Quarterback Johnny Manziel during a Browns practice this week. (Tony Dejak/Associated Press)

RICHMOND — It will be only the opening exhibition game, and it is likely to happen after the starting players already have exited. But this is Johnny Manziel. So the curiosity factor still will be ratcheted up Saturday night in Detroit when the rookie quarterback makes his pro football debut, preseason style, for the Cleveland Browns.

It could provide the first hint at Manziel’s ability, or inability, to succeed at this level. And, perhaps just as interestingly, it could offer the first glimpse of what the Browns and their first-year offensive coordinator, Kyle Shanahan, plan to do to attempt to get the best out of Manziel early in his NFL career.

Shanahan and his father Mike constructed the offensive system that helped to make quarterback Robert Griffin III the NFL’s offensive rookie of the year with the Washington Redskins in 2012. It was also the offensive system that led to criticism by some observers that Griffin was running with the ball too often and putting his chances of having a long and prosperous NFL career at risk.

Veteran Redskins players said this week they’re unsure if Kyle Shanahan will take a similar approach with Manziel as a rookie.

“Honestly I don’t know,” fullback Darrel Young said at the Redskins’ training camp in Richmond. “I don’t know what their plan is. I don’t know if they’re running the same offense. I just know Kyle is a hell of a coach. I know he’ll put his team in the best situation.”

Tight end Niles Paul expressed similar sentiments, saying: “Kyle is a great offensive coordinator. He knows how to use his quarterback’s strengths to his advantage. So I think we’ll see a lot of similarities. But Johnny Manziel and Robert Griffin are, in my opinion, two different quarterbacks.”

Paul said his observations of Manziel, a Heisman Trophy winner while at Texas A&M, as a college player were that Manziel’s improvisations were aimed at buying time to make throws rather than gaining yards regularly as a runner.

“He moves around but he’s not as fast,” Paul said of the comparison to Griffin. “He’s not as fast as Robert. He can’t do the things that Robert does. But he does create a lot of opportunities for his wide receivers. You saw that was evident in college when he was just letting those guys [receivers] go up and get it.”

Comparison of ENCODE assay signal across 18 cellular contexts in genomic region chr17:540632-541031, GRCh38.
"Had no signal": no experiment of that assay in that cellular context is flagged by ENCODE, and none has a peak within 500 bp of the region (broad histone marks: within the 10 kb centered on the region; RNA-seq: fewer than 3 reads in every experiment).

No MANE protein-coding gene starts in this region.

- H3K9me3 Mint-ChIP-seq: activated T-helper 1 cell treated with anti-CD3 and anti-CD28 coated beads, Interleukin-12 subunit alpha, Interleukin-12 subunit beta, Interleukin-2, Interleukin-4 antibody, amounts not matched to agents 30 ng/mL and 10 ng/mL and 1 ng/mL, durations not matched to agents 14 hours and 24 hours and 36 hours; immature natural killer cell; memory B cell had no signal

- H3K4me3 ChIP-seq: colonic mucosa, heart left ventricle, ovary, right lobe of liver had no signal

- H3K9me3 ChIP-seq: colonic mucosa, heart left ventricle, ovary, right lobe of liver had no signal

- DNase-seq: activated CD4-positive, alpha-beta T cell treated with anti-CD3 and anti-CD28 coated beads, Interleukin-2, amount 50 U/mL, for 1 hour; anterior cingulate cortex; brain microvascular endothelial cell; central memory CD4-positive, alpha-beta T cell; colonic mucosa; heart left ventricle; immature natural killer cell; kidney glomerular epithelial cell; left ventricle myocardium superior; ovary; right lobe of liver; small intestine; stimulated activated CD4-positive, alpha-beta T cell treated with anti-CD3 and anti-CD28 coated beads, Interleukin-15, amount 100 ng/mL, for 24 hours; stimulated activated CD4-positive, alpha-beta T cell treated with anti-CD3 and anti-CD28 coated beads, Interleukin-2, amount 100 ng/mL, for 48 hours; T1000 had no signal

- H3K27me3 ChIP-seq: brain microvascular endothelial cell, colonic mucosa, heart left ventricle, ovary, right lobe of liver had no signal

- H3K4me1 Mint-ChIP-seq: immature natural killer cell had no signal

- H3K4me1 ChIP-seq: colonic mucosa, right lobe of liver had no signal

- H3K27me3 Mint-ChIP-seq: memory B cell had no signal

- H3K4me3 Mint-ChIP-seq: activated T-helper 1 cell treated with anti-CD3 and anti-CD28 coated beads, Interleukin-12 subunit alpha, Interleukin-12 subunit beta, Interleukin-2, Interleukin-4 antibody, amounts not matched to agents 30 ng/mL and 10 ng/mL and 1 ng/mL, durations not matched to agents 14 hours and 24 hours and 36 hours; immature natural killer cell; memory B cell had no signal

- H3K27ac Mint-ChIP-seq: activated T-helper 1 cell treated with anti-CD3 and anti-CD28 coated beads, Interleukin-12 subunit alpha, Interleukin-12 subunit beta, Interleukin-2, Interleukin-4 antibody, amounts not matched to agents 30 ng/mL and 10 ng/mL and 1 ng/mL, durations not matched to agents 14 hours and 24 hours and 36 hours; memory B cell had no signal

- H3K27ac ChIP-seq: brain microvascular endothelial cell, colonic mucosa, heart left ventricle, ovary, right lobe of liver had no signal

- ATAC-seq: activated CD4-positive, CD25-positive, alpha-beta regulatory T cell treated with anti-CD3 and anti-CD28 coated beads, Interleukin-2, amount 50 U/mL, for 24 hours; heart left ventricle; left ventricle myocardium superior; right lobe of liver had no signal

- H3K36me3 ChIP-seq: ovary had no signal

The offense that the Shanahans crafted for Griffin borrowed elements from the college game, including the pistol formation and option running plays. Griffin thrived and the Redskins won the NFC East. But his rookie season ended with him failing to finish a playoff loss and then undergoing knee surgery. Griffin was unable last season to recapture his rookie-year magic and there was intense scrutiny on his relationship with the Shanahans. Mike Shanahan was fired after a 3-13 season. Kyle Shanahan landed in Cleveland running the offense for the Browns’ new head coach, Mike Pettine.

Young said the Redskins’ record in Griffin’s rookie season means that the approach taken with him was sound.

“We won games,” Young said. “So at the end of the day, yes [it was justified]. … You’ve got to play until you can’t. You can’t worry about injuries and stuff. You put yourself in a situation to win games and that’s what he’s good at. Let him be Robert Griffin.”

Manziel quickly has established himself as one of the sport’s most captivating and polarizing figures. He was the center of attention when he dropped through the first round of the NFL draft in May, being taken 22nd overall by the Browns. His propensity to hit a party or two was well chronicled throughout the offseason. Now it’s about whether he can prevail in a competition with Brian Hoyer to be the Browns’ starter. Hoyer is scheduled to start Saturday and Manziel is to play in relief.

“I think it’ll be fun,” Manziel said at a news conference this week. “It’ll be fun to mix it back up. This will be the first game setting since my last college bowl game. So it’ll be nice to get back on the field and play a game. Everybody’s happy when the season rolls back around. You’re out on the field actually having a live game going on.”

Pettine said this week it’s doubtful that Manziel will take any snaps with the starters Saturday. But he said neither quarterback was given a definitive number of snaps that he’ll play against the Lions.

“We’ve kept it pretty vague with them. … This game can go a lot of different ways, as you know,” Pettine said at a news conference. “I didn’t want to give them exact specifics or exact counts. You never know what can happen early on. I told those guys I’d rather them be prepared to play more than they think they’re gonna play than give them a number and then put them over.”